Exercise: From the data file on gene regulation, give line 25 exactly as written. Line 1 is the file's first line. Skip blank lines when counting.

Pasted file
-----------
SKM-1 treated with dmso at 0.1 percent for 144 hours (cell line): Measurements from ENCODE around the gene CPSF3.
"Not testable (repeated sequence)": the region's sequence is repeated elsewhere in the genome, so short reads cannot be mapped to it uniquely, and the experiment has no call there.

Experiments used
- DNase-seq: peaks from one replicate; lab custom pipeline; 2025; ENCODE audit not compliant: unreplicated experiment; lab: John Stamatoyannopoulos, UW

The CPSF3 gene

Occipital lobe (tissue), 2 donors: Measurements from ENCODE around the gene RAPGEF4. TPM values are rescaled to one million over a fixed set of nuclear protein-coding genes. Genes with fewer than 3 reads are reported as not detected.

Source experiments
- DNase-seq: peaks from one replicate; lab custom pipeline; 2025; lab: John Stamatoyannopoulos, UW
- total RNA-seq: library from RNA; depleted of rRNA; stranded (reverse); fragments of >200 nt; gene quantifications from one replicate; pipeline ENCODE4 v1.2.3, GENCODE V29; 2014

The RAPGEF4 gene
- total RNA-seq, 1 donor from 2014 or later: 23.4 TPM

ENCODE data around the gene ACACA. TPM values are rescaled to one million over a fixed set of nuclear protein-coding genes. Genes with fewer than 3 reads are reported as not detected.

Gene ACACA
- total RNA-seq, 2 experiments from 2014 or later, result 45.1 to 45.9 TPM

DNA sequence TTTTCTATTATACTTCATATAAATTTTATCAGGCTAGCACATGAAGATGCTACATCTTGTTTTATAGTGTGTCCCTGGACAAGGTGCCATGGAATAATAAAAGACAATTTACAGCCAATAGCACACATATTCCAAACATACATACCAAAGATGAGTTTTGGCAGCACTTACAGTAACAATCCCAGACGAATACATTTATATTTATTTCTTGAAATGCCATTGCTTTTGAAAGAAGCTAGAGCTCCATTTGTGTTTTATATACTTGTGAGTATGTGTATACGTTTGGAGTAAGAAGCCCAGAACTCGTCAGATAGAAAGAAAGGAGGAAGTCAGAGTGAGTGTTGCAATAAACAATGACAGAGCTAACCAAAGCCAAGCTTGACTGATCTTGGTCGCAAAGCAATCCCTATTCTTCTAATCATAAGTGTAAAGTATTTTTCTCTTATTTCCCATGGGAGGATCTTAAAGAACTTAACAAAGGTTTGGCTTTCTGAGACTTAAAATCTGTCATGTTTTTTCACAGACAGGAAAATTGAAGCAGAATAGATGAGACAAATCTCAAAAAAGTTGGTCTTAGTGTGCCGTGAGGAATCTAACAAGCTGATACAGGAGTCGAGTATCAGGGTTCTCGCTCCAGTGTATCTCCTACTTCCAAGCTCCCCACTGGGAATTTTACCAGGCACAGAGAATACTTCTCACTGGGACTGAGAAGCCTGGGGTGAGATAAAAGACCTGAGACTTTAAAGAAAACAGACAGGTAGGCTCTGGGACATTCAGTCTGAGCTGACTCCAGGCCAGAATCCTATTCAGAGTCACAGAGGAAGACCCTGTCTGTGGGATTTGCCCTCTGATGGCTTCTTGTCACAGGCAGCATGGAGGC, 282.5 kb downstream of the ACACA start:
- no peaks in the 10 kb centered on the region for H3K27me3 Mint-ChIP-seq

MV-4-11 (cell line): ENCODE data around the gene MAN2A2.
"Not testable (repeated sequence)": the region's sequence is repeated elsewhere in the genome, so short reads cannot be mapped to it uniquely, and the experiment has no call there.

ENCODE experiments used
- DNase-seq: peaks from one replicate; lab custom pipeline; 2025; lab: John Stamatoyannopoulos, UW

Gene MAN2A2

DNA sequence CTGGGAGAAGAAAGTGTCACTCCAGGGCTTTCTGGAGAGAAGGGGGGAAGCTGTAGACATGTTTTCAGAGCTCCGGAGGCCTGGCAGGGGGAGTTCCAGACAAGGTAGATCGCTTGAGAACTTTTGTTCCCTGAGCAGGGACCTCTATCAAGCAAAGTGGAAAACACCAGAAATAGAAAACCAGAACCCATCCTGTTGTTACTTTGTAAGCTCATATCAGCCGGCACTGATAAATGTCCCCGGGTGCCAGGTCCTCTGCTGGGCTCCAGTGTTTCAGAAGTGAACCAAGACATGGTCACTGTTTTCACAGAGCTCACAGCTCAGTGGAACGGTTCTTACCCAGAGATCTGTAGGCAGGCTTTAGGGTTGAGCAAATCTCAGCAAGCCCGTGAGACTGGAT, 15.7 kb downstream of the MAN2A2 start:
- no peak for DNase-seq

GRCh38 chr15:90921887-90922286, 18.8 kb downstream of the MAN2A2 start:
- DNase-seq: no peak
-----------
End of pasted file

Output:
- DNase-seq: no peak